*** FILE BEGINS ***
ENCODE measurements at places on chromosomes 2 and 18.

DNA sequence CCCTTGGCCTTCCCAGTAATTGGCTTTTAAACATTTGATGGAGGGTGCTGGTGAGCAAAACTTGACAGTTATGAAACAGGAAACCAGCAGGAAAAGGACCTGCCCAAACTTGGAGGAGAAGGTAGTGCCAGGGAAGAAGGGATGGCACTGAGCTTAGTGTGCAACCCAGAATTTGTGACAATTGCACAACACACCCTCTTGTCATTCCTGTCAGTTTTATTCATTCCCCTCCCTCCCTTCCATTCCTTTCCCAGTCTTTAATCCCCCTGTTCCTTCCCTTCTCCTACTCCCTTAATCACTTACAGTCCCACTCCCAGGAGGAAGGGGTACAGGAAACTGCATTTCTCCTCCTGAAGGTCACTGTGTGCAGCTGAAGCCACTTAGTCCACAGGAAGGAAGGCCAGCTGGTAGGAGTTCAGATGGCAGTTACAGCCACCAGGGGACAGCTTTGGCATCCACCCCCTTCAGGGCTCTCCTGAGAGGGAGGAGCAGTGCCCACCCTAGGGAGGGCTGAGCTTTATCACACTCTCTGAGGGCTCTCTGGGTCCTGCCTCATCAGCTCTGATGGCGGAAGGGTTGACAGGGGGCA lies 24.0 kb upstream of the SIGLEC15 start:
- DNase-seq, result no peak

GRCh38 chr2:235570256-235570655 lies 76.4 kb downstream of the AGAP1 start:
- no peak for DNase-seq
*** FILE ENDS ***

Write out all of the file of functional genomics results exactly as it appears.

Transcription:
ENCODE measurements at places on chromosomes 2 and 18.

DNA sequence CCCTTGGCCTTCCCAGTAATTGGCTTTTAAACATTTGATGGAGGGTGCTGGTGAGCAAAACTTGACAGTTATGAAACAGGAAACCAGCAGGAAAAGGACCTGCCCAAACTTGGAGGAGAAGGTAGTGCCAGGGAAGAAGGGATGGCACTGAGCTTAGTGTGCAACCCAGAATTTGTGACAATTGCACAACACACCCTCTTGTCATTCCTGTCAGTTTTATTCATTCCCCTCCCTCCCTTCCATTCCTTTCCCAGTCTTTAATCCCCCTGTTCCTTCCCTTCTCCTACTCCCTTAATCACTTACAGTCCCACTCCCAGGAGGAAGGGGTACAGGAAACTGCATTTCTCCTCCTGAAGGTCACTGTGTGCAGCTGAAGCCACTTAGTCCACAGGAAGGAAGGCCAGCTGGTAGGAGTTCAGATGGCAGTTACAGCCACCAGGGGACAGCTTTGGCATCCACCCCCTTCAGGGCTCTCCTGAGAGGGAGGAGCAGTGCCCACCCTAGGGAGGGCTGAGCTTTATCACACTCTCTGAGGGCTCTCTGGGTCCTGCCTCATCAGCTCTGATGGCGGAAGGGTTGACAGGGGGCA lies 24.0 kb upstream of the SIGLEC15 start:
- DNase-seq, result no peak

GRCh38 chr2:235570256-235570655 lies 76.4 kb downstream of the AGAP1 start:
- no peak for DNase-seq